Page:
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3rd Guards Infantry Division (German Empire)
Country Prussia/Germany
Branch Army
Service history
Active 1914-1919
Size Approx. 15,000
Battles World War I: 1st Masurian Lakes, Łódź (1914), Gorlice-Tarnów Offensive, Somme, Battle of Delville Wood, Arras (1917), Passchendaele, Cambrai (1917), Spring Offensive, Aisne-Marne, Meuse-Argonne Offensive
Commanders
Insignia

The 3rd Guards Infantry Division (3. Garde-Infanterie-Division) was a unit of the German Army, in World War I. The division was formed on the mobilization of the German Army in August 1914[1] as part of the Guards Reserve Corps. The division was disbanded in 1919, during the demobilization of the German Army after World War I. It was a division of the Prussian Guards and was thus raised and recruited throughout the Kingdom of Prussia from the elite of recruits.

Combat chronicleEdit

The 3rd Guards Infantry Division began the war on the Western Front, participating in the capture of Namur. It was transferred to the Eastern Front in September 1914, and saw action on arrival in the First Battle of the Masurian Lakes. It then fought in the Battle of Łódź. It continued fighting in the Carpathians and Galicia and then participated in the Gorlice-Tarnów Offensive. The division returned to the Western Front in April 1916 and entered the trenches in the Champagne region. In July 1916, it fought in the Battle of the Somme. At the beginning of September 1916, the division was again sent to the Eastern Front, returning in November. In 1917, it participated in the Battle of Arras and the Battle of Passchendaele. It then fought against the Allied tank attack in November 1917 in the Battle of Cambrai. In 1918, it fought in the German Spring Offensive. During the subsequent Allied offensives and counteroffensives, the division faced the French and Americans at Aisne-Marne and in the Meuse-Argonne Offensive. The division was rated as one of the best German divisions by Allied intelligence.[2][3]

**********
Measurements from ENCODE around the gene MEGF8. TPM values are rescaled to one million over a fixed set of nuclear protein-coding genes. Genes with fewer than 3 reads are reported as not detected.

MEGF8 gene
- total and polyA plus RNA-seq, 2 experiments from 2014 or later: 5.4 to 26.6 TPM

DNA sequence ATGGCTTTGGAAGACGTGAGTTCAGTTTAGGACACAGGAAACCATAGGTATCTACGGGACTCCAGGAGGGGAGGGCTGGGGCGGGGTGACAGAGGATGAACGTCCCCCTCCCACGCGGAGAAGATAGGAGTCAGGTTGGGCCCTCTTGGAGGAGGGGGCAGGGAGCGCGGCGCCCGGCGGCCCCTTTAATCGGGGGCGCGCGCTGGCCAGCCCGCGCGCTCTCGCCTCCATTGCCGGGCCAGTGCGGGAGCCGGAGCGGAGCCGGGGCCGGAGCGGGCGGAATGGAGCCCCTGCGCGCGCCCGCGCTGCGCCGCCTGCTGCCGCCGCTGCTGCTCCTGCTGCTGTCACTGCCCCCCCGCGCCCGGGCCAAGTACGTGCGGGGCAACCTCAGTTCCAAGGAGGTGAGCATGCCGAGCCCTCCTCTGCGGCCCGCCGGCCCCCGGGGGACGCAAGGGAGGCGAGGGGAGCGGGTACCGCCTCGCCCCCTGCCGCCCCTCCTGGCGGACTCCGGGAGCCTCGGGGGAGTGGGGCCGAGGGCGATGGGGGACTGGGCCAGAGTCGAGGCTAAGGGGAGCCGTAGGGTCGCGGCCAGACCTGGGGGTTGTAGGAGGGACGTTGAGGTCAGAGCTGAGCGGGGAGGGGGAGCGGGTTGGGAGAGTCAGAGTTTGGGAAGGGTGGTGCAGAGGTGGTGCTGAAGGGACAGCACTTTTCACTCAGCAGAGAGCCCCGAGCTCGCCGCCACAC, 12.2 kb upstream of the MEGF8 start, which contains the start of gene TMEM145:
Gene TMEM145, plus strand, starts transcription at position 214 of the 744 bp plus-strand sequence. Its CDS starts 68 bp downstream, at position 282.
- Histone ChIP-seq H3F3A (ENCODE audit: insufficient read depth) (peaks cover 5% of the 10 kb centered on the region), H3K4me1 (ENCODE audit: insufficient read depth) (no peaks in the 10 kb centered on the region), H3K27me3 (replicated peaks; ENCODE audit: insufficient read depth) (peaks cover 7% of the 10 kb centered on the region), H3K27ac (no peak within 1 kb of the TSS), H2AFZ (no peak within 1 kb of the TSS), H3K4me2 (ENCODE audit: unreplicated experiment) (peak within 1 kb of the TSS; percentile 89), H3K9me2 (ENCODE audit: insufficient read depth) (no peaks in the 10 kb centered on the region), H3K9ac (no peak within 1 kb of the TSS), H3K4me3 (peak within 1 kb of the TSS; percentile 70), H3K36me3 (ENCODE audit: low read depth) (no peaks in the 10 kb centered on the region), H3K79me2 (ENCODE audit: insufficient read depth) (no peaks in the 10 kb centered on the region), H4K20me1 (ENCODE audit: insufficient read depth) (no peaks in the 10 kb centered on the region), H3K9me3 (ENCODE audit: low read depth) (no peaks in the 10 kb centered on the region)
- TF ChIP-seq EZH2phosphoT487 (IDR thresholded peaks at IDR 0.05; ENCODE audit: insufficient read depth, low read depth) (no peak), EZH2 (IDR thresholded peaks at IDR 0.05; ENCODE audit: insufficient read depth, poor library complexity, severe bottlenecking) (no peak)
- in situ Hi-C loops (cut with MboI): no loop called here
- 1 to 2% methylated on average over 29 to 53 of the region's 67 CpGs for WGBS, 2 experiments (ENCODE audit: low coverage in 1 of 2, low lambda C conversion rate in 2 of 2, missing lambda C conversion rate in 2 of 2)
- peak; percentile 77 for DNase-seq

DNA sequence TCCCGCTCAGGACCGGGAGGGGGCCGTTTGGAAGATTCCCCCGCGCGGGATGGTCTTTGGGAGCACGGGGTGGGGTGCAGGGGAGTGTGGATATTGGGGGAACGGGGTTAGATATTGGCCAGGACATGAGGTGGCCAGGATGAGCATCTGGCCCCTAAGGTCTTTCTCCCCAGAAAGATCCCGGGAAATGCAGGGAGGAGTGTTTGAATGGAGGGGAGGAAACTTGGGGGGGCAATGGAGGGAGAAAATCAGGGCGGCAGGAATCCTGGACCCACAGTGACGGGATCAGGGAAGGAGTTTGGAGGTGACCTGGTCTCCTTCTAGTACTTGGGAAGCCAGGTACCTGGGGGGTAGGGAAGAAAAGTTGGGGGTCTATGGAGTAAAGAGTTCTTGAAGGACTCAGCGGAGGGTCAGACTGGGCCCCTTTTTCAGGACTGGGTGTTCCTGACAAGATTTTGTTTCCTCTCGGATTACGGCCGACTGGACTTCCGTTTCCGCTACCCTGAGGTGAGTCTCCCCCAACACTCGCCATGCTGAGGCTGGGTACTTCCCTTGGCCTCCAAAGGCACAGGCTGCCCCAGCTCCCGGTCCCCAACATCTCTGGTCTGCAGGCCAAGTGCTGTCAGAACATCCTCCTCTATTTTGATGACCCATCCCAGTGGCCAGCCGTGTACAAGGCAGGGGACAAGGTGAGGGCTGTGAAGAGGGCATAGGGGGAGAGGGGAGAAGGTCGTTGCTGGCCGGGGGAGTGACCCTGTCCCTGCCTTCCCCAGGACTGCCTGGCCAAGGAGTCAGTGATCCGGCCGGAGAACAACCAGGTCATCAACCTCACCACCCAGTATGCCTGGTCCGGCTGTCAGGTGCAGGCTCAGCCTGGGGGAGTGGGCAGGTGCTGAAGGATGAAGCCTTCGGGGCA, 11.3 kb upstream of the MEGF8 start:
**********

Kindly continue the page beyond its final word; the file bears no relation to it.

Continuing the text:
Order of battle on mobilizationEdit

The order of battle of the 3rd Guards Infantry Division on mobilization was as follows:[4]

1st Company/28th (2nd Brandenburg) Pioneer-Battalion

Order of battle on July 1, 1916Edit

The 3rd Guards Infantry Division was triangularized in May 1915. The order of battle on July 1, 1916 was as follows:[2]

1st Company/28th (2nd Brandenburg) Pioneer-Battalion

  • Pioneer-Company No. 274
  • Guards Minenwerfer Company No. 3

Order of battle on March 20, 1918Edit

The 3rd Guards Infantry Division's order of battle on March 20, 1918 was as follows:[5]

  • 6.Garde-Infanterie-Brigade
    • Garde-Füsilier-Regiment
    • Lehr-Infanterie-Regiment
    • Colbergsches-Grenadier-Regiment Graf Gneisenau (2. Pommersches) Nr. 9
    • Maschinengewehr-Scharfschützen-Abteilung Nr. 2
  • 1.Eskadron/2.Garde-Dragoner-Regiment Kaiserin Alexandra von Rußland
  • Garde-Artillerie-Kommandeur 3
  • Stab Pionier-Bataillon Nr. 104
    • 1.Kompanie/2. Brandenburgisches Pionier-Bataillon Nr. 28
    • Pionier-Kompanie Nr. 274
    • 3. Garde-Minenwerfer-Kompanie
  • Divisions-Nachrichten-Kommandeur Garde 3

ReferencesEdit

  • 3. Garde-Infanterie-Division (Chronik 1914/1918) - Der erste Weltkrieg
  • Hermann Cron et al., Ruhmeshalle unserer alten Armee (Berlin, 1935)
  • Hermann Cron, Geschichte des deutschen Heeres im Weltkriege 1914-1918 (Berlin, 1937)
  • Günter Wegner, Stellenbesetzung der deutschen Heere 1815-1939. (Biblio Verlag, Osnabrück, 1993), Bd. 1
  • Histories of Two Hundred and Fifty-One Divisions of the German Army which Participated in the War (1914-1918), compiled from records of Intelligence section of the General Staff, American Expeditionary Forces, at General Headquarters, Chaumont, France 1919 (1920)

NotesEdit

  1. 3. Garde-Infanterie-Division (Chronik 1914/1919)
  2. 2.0 2.1 3. Garde-Infanterie-Division (Chronik 1914/1918) - Der erste Weltkrieg
  3. Histories of Two Hundred and Fifty-One Divisions of the German Army which Participated in the War (1914-1918), compiled from records of Intelligence section of the General Staff, American Expeditionary Forces, at General Headquarters, Chaumont, France 1919 (1920), pp. 72-75.
  4. Hermann Cron et al., Ruhmeshalle unserer alten Armee (Berlin, 1935).
  5. Cron et al., Ruhmeshalle.


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